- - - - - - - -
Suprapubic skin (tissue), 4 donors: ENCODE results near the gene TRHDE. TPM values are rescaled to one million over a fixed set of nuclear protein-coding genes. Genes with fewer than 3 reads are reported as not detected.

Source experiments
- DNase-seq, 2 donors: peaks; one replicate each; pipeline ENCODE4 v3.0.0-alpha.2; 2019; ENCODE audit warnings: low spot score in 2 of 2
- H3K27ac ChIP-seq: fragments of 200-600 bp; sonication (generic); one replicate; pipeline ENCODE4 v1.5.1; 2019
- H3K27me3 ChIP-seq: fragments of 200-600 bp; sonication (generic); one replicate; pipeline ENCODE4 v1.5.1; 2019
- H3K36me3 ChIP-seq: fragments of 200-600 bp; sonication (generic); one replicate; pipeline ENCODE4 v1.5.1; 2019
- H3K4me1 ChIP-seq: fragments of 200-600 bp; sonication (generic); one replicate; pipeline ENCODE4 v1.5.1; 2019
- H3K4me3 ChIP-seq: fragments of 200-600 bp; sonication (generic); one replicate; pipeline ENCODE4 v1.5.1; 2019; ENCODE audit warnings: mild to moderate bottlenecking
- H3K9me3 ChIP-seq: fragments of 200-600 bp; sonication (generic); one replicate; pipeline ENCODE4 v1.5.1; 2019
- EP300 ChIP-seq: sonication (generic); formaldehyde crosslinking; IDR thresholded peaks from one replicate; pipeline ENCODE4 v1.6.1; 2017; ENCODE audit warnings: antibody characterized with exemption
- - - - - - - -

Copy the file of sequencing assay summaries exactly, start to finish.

Suprapubic skin (tissue), 4 donors: ENCODE results near the gene TRHDE. TPM values are rescaled to one million over a fixed set of nuclear protein-coding genes. Genes with fewer than 3 reads are reported as not detected.

Source experiments
- DNase-seq, 2 donors: peaks; one replicate each; pipeline ENCODE4 v3.0.0-alpha.2; 2019; ENCODE audit warnings: low spot score in 2 of 2
- H3K27ac ChIP-seq: fragments of 200-600 bp; sonication (generic); one replicate; pipeline ENCODE4 v1.5.1; 2019
- H3K27me3 ChIP-seq: fragments of 200-600 bp; sonication (generic); one replicate; pipeline ENCODE4 v1.5.1; 2019
- H3K36me3 ChIP-seq: fragments of 200-600 bp; sonication (generic); one replicate; pipeline ENCODE4 v1.5.1; 2019
- H3K4me1 ChIP-seq: fragments of 200-600 bp; sonication (generic); one replicate; pipeline ENCODE4 v1.5.1; 2019
- H3K4me3 ChIP-seq: fragments of 200-600 bp; sonication (generic); one replicate; pipeline ENCODE4 v1.5.1; 2019; ENCODE audit warnings: mild to moderate bottlenecking
- H3K9me3 ChIP-seq: fragments of 200-600 bp; sonication (generic); one replicate; pipeline ENCODE4 v1.5.1; 2019
- EP300 ChIP-seq: sonication (generic); formaldehyde crosslinking; IDR thresholded peaks from one replicate; pipeline ENCODE4 v1.6.1; 2017; ENCODE audit warnings: antibody characterized with exemption